Two Notable Lincoln Artifacts Revealed

Abraham Lincoln's English gold watch is seen in a handout photo provided by the Smithsonian Institution Tuesday, March 10, 2009. On Tuesday, curators at the National Museum of American History in Washington settled a 148-year-old mystery once and for all. They opened up the pocket watch that belonged to President Abraham Lincoln and discovered a hidden message long rumored to be inside from Jonathan Dillon, a watchmaker who was repairing Lincoln's timepiece, who reportedly said he was moved to write a message inside after the first shots of the Civil War were fired at Fort Sumter in South Carolina.
AP Photo/Smithsonian Institution
For nearly 150 years, a story has circulated about a hidden Civil War message engraved inside one of Abraham Lincoln's pocket watches. Now we know what it says.

On Tuesday at the National Museum of American History, a watchmaker used tiny tools to open the pocket watch and reveal the message left during repairs in 1861.

The first line says: "April 13, 1861. Fort Sumter was attacked by the rebels on the above date. J. Dillon." A second line reads: "April 13, 1861. Thank God we have a government. Jonathan Dillon."

Dillon's story circulated among his family and friends, eventually reaching a New York Times reporter.

In a 1906 article in the paper, Dillon said he was moved to engrave a message after the first shots of the Civil War were fired in South Carolina.

In another find of Lincoln memorabilia, a collector believes a photograph from a private album of Civil War Gen. Ulysses S. Grant shows President Lincoln in front of the White House.

If so, it could be the last image taken of Lincoln before he was assassinated in 1865 - and it would be the only known photo of the 16th president in front of the executive mansion.

Only about 130 photos of Lincoln are known to exist.

Grant's 38-year-old great-great-grandson, Ulysses S. Grant VI, asked New York-based photography collector and Lincoln aficionado Keya Morgan to help identify the tall figure in the photo whose facial features are obscured.

Morgan helped identify Lincoln, who was born in Kentucky in 1809.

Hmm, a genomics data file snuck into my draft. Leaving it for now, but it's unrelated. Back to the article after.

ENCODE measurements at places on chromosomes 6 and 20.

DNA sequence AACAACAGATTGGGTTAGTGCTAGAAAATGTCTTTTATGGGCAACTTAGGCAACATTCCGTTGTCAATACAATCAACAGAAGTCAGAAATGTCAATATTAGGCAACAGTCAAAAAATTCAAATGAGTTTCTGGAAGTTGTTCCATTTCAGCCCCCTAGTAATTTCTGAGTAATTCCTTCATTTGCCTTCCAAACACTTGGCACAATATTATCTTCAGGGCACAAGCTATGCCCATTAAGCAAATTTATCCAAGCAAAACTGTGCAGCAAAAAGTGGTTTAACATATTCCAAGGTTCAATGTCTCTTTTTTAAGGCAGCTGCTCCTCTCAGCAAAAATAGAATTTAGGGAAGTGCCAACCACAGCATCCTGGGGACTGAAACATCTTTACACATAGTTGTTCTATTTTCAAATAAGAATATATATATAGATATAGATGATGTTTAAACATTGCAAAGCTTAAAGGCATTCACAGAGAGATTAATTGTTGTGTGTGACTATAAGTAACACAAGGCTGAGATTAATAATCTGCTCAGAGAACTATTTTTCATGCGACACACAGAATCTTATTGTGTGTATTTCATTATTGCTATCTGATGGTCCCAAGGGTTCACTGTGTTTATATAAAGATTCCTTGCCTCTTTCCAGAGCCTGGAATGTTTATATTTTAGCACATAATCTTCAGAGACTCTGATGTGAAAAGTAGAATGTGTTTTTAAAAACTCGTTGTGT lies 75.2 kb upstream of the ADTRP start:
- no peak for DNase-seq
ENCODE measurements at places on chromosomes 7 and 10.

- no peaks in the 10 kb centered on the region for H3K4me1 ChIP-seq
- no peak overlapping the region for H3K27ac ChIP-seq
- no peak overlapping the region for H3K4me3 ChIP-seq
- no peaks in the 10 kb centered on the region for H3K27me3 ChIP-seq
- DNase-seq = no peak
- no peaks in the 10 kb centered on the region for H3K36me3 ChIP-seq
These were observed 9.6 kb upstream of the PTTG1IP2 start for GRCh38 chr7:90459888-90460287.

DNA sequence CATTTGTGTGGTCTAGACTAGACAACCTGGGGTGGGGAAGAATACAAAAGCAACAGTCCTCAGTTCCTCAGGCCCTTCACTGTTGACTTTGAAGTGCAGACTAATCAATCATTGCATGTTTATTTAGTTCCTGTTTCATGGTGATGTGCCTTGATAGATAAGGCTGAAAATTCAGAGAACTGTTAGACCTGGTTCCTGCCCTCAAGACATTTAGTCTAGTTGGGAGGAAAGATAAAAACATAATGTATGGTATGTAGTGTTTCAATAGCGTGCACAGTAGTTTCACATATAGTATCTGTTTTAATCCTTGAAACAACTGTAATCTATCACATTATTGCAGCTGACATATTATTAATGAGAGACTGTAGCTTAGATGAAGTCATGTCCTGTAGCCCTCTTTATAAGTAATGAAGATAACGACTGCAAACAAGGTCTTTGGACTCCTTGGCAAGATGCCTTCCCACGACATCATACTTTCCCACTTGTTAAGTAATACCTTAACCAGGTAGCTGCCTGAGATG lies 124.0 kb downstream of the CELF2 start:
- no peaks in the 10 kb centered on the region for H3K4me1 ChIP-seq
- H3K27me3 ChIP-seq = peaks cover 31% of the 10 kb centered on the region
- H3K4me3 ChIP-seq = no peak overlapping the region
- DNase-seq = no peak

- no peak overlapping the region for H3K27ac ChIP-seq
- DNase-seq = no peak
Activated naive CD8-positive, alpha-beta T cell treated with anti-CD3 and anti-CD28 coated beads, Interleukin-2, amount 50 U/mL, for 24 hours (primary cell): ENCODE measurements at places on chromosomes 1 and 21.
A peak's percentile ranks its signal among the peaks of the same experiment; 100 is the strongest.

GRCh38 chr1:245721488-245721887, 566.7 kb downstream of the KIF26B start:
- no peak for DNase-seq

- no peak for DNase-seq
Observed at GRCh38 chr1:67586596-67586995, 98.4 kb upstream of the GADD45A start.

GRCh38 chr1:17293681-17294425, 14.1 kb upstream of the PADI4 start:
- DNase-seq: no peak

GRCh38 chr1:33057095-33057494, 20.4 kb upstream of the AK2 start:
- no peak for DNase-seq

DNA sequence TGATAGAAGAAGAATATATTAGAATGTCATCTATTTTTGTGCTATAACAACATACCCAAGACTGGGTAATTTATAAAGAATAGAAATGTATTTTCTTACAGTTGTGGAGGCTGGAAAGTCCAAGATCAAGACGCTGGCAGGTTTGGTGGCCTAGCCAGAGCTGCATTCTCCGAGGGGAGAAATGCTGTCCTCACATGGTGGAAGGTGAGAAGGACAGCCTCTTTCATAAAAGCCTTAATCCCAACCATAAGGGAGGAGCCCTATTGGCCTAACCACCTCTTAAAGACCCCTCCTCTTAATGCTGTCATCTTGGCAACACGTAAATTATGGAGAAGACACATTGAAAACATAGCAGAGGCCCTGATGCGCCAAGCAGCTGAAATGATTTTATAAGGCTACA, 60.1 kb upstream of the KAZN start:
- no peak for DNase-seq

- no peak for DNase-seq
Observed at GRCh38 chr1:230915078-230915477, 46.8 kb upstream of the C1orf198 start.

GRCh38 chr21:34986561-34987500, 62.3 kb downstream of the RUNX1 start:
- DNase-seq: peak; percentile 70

Although authenticating the 2½-by-3½-inch photo beyond a shadow of a doubt could be difficult, several historians say the evidence is compelling and believable.

Grant carefully removed the picture from the album and was shocked to see the handwritten inscription on the back: "Lincoln in front of the White House." Grant believes his great-grandfather, Jesse Grant, the general's youngest son, wrote the inscription.

Also included was the date 1865, the seal of photographer Henry F. Warren, and a government tax stamp that was issued for such photos to help the Civil War effort between 1864 and 1866.

In the photo it's not obvious to the naked eye. Five people can be seen standing in front of the executive mansion. A tall man's face is obscured, but zooming in on the image with a computer reveals a telling beard.

"Once you scan it and blow it up, you can see the whole scenario - there's a giant standing near the White House," Morgan said.

Morgan recalled the well-documented story of Warren's trip to Washington to photograph Lincoln after his second inauguration in March 1865. Lincoln was killed in April, so the photo could be the last one taken of him.

Warren, a commercial photographer from Massachusetts, enticed Lincoln into his frame shortly after the inauguration by taking pictures of young Tad Lincoln and asking the boy to bring his father along for a pose, according to the book, "Lincoln in Photographs: An Album of Every Known Pose," by Charles Hamilton and Lloyd Ostendorf.

"This is the first act of paparazzi ever toward a president," Morgan said. "Lincoln is not too happy at all."
(AP/Keya Morgan, LincolnImages.com)


A March 6, 1865 photo by Henry F. Warren, believed to show President Abraham Lincoln in front of the White House. An inset detail reveals the 6'4" figure presumed to be Lincoln.